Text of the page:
When I first began practice, I worked for a law firm that represented clients in the entertainment industry.
One thing that struck me from each morning’s required reading, Daily Variety, was that although it carried many announcements of auditions for minor roles, stars didn’t have to audition at all – in fact, the paper often reported how many scripts some star was reviewing: the buying/selling or supply/demand situation was completely flipped.
It’s hard to imagine a more common service commodity than actors in Los Angeles – they are everywhere: waiters, secretaries, office support staff, temps, and substitute teachers; in fact some even work as actors.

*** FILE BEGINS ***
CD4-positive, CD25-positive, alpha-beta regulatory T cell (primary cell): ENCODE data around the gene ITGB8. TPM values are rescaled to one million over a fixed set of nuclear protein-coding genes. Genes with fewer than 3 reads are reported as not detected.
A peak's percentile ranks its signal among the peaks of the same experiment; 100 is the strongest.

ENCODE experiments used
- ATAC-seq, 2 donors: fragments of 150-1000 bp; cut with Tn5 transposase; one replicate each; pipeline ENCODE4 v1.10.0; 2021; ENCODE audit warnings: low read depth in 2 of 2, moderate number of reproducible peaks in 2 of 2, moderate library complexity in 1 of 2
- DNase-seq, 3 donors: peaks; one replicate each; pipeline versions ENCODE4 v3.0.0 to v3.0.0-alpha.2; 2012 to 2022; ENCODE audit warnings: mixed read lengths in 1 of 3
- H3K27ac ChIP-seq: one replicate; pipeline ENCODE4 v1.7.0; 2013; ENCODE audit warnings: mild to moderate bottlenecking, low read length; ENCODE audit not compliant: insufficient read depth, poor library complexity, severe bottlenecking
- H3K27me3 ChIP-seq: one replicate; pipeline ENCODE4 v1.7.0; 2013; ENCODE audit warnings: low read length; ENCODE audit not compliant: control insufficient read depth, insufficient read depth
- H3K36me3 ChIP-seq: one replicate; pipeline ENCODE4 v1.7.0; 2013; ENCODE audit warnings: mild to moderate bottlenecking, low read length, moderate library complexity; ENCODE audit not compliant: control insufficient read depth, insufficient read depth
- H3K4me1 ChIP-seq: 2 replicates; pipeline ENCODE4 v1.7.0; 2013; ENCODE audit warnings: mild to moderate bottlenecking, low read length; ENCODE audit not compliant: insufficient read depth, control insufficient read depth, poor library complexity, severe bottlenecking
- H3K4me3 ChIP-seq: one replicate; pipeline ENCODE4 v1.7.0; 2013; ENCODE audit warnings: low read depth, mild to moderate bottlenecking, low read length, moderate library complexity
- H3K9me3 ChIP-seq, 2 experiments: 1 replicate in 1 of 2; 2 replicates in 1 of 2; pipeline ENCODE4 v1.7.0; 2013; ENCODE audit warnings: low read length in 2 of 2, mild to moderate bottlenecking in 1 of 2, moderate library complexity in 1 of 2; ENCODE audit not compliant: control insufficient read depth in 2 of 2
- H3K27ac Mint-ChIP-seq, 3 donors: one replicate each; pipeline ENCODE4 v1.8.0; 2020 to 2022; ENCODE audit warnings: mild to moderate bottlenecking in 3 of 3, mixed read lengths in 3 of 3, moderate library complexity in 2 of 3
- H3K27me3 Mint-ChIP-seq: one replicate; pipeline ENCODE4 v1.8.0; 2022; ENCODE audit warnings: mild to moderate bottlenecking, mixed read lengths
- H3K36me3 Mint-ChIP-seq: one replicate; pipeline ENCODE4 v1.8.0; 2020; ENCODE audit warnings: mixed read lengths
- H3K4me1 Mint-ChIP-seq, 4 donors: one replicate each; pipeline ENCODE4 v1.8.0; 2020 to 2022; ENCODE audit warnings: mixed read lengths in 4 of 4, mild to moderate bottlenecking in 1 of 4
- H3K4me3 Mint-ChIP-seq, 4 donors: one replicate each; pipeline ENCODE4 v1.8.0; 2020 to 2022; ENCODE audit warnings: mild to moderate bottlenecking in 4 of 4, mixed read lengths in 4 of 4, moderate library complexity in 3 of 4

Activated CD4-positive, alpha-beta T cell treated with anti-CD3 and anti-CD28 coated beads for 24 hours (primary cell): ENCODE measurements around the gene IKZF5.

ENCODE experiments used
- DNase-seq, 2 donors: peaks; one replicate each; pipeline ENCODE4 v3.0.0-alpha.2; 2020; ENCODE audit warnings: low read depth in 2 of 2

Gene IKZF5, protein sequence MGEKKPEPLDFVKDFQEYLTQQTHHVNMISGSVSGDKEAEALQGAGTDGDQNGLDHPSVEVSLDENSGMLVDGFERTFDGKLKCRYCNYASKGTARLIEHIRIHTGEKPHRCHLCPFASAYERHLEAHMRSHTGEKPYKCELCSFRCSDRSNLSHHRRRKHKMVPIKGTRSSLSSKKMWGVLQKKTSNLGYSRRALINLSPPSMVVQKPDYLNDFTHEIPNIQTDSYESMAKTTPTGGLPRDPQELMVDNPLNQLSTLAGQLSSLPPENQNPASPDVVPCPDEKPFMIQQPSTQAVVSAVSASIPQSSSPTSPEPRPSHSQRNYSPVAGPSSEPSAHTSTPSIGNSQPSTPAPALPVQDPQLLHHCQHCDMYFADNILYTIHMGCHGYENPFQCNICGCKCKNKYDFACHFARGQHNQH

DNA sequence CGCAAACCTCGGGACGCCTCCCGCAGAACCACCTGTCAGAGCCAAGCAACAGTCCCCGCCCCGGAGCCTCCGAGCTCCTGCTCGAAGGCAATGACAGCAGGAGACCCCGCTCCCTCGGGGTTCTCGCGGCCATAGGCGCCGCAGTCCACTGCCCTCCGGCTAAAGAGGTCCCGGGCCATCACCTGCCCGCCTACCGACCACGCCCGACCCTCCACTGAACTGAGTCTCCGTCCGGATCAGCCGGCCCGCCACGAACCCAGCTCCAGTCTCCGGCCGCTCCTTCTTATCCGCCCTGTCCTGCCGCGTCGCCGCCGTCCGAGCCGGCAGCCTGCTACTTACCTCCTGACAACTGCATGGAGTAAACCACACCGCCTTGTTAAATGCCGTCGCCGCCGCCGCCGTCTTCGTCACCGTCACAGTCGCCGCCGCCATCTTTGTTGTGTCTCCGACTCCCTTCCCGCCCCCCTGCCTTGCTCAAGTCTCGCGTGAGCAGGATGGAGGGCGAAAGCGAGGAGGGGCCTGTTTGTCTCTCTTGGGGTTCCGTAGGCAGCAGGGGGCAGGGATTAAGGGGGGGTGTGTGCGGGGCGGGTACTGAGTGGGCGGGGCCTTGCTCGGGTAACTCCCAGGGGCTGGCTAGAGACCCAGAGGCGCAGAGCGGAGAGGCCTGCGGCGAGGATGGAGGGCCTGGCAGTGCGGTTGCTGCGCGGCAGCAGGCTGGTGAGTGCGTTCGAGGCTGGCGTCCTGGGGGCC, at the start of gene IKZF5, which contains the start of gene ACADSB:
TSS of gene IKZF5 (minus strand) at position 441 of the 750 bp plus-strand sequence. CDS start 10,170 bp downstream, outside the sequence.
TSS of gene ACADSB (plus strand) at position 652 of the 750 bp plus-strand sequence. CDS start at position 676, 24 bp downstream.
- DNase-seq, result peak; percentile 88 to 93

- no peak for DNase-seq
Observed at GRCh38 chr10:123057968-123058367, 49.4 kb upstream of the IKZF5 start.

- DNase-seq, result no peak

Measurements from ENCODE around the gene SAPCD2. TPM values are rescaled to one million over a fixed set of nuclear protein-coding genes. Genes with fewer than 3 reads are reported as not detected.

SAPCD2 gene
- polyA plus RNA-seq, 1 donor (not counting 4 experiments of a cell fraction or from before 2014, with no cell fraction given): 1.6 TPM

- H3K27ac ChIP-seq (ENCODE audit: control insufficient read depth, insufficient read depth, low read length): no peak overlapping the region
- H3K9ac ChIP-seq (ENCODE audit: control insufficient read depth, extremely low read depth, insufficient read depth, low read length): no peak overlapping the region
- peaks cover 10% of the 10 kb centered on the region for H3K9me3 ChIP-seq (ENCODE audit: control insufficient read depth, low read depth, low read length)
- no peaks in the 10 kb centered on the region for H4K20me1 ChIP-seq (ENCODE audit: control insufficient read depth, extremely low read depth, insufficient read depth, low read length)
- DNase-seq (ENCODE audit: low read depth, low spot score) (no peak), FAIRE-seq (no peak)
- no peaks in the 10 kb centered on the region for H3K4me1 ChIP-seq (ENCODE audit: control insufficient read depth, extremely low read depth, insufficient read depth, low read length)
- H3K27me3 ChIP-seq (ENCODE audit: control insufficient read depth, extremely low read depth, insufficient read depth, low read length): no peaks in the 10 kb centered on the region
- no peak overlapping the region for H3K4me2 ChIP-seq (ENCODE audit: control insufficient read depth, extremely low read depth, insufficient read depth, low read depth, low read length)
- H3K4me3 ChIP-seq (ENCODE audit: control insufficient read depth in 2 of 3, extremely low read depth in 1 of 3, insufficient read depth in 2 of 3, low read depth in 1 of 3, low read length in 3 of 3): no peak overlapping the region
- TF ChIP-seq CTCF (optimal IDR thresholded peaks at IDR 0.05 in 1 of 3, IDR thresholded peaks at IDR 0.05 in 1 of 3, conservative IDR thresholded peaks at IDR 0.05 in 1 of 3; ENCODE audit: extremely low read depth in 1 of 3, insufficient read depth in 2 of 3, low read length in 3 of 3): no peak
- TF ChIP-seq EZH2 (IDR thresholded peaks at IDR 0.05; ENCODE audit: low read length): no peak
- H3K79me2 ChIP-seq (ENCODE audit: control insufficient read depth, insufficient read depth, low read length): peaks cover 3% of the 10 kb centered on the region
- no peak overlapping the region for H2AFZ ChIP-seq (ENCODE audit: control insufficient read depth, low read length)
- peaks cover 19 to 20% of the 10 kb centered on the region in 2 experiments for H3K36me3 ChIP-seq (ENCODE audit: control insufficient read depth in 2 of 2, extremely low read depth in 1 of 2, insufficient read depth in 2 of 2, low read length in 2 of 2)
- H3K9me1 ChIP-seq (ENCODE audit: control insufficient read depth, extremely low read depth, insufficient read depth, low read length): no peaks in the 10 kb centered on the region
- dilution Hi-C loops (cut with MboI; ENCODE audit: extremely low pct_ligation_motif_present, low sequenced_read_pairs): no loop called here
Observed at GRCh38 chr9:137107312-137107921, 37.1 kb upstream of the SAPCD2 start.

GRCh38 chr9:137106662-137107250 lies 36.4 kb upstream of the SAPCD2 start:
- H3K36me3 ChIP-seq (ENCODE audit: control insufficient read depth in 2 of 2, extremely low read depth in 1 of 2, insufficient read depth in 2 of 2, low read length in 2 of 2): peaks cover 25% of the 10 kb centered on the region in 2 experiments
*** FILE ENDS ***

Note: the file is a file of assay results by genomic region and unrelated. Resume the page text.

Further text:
But some have differentiated themselves and are no longer in the same, well, solar system, they are “stars.”
How different in this regard are most hospital-based physician group members from actors? Most are stuck, at least in their minds, in the commodity world.
But if stars don’t have to respond to the acting equivalent of RFPs, casting calls and auditions, why don’t you create an experience monopoly practice and do the same?